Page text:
Mr Shabane noted that the R12 billion exposure had been reduced, but there were still court orders coming in, hence the reason they were again attempting to determine the exposure of the Department. He stated that the budget for Land Reform had been increasing from about R300 million five years ago to about R4.7 billion next year. They found that there was no balance between acquiring land and making sure that the land was properly managed with sustained production on that land. Previous efforts were focused on the acquisition of hectares, not sustainability. The focus now was balance. He noted that they have looked back at all the farms acquired since 1994 to say to National Treasury that there was a need to re-capitalise these farms to avoid risks to food security and unemployment.

Mr Shabane noted that the intervention teams were constituted from people within the Department. This was a Departmental problem so they took people from all sectors within the Department to bring as many resources as possible to bear on the issue of restitution in order to determine where the crisis was coming from. There were no external consultants used.

In regards to the NARYSEC programme, Mr Shabane noted that there were over 7 thousand young people who had been enrolled in the Programme. This Programme was being conducted in partnership with other Departments and provinces. They were currently paying R60 per day to the young people in the Programme. He described some of the skills that the young people were being taught in this Programme.

Mr Shabane noted that the Department had been looking at alternative settlement models on a small scale. They had proposed that negotiations with large corporations could achieve an agreement where the private sector would bring their own resources to the table to ensure continued production while the Department looked at various settlement possibilities. He stated that restitution should not just become a social justice Programme and that the Department was looking in the direction of buying equity for land reform beneficiaries in industries use land such as sugar or timber.

A representative from the National Treasury explained that rollover's were based on commitments that were made in one fiscal year but paid in the following year. The Department motivates to the Treasury to rollover funds to meet these commitments. If the Treasury did not approve, then the Department would be required to find the money elsewhere to pay for those commitments. The Treasury usually approves the rollover's, which were included in the adjustment estimates and approved by Parliament around October each year. He also noted that the Land Restitution Programme baseline funding reduction in 2007/08 was a result of Departmental targets for that period. The National Treasury then reduced the Restitution Programme in line with the targets and shifted the funds to the Land Reform Programme. The Department requested additional funds for restitution that were not approved. The Department then requested to shift funds, but since the request was for over 25%, the request would have to go to Parliament for approval. He noted that the Treasury could only authorise a shift of eight% of funds within the Department.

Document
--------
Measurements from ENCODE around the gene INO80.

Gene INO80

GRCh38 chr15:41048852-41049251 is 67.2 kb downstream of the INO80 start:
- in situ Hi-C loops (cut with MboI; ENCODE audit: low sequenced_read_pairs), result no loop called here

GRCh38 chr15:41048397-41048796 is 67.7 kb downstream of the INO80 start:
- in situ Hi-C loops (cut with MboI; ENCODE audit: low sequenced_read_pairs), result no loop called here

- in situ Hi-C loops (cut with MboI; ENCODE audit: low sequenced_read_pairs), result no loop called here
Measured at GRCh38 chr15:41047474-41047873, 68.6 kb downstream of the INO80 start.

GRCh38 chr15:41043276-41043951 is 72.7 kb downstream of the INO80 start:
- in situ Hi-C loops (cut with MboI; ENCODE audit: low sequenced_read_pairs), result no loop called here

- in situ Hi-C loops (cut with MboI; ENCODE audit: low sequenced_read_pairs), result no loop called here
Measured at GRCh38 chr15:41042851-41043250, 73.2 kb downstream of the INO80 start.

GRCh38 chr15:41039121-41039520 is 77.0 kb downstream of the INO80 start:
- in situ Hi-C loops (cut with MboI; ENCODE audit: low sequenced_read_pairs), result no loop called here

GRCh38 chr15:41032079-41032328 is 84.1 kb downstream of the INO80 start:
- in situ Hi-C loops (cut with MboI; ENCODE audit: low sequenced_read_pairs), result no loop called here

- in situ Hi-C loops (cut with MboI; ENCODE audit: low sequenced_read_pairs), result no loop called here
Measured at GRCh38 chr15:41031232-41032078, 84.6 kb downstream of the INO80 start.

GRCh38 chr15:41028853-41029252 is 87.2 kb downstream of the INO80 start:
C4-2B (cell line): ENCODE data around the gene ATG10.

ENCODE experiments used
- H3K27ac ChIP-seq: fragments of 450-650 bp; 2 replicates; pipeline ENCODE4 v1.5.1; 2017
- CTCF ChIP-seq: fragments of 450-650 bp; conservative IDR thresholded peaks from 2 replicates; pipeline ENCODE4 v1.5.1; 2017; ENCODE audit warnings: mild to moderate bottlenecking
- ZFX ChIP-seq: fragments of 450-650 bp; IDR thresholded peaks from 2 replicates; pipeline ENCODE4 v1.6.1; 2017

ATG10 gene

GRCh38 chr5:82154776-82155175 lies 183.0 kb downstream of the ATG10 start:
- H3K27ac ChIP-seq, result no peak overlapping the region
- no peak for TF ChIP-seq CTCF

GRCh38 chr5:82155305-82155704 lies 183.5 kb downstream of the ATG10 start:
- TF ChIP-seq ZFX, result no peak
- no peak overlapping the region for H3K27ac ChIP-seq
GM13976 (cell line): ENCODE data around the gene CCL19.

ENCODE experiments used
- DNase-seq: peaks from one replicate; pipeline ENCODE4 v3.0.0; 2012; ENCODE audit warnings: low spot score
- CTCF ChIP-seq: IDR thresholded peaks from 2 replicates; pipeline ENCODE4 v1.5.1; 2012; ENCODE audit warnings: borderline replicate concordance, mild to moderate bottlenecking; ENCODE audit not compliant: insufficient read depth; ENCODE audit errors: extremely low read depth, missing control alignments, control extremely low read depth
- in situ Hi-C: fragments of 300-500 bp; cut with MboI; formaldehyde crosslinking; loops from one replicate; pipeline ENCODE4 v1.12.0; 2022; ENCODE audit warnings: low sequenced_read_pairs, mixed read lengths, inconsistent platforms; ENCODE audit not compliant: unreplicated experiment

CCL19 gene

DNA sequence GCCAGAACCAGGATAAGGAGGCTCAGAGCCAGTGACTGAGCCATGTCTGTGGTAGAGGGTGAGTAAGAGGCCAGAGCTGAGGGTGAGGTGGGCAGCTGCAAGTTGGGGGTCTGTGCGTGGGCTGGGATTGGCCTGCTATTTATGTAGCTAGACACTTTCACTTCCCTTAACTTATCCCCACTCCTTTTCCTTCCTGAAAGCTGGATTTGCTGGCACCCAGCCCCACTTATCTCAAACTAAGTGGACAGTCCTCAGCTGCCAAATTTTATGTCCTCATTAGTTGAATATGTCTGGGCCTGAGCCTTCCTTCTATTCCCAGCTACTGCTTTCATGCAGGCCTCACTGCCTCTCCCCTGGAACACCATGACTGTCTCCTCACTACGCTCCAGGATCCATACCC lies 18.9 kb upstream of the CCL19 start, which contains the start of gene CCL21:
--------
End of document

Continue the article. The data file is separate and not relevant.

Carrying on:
The Chairperson asked if Mr Sizani wished to comment.

Mr S Sizani (ANC), Chairperson of the Portfolio Committee on Rural Development and Land Reform noted that he was pleased to be invited to listen to the presentation. He stated that there were three issues that the two Committees needed to collaborate on going forward. First was the medium to long-term plan for the Department in regards to Land Claims and Land Reform. There was no Programme within the Department to state when the Commission would be finished with Land Claims. The Department had no confidence in the Treasury to give them funds, so the plan seemed to be for the Department to limp along as funds became available. There needs to be a national plan, approved by the state that outlines when Land Claims work would be complete so money could be put against these targets. He noted this as a potential threat to South African stability. There were three reasons why this was a threat: 1) commission farmers looked at the government as the enemy. Therefore they were not investing in their farms. 2) there needed to be a link between the Departments of Agriculture and Trade and Industry to resolve tariff concerns and subsidies that were making it too costly for farmers. 3) food security was becoming a problem in South Africa. He noted that there would be no food security if commercial businesses were not working alongside new farmers that were getting new land from the state. There was currently no plan to achieve this. Secondly, South Africa wanted to be a world player in everything. However, there was no money to support everything they wanted to do. It would require the Committees working together to support the efforts of the Department. Lastly, there was a need to prioritise the poor. He emphasised that money was being spent in the wrong areas. He also expressed a desire for the National Treasury to participate in Portfolio Committees to develop an appreciation for the issues facing some of the departments.

The Chairperson noted that there was nothing preventing Portfolio Committees from inviting the National Treasury to meetings. He stated that there needed to be a solution found to the issue of outstanding claims and restitution. He thanked the Department of Rural Development and Land Reform for their presentation.

Briefing by Statistics South Africa
The Chairperson expressed a concern with the under spending position of StatsSA. He questioned whether being under spent would impact on StatsSA's ability to conduct the Census 2011 for example. He asked StatsSA to introduce themselves and to give their presentation.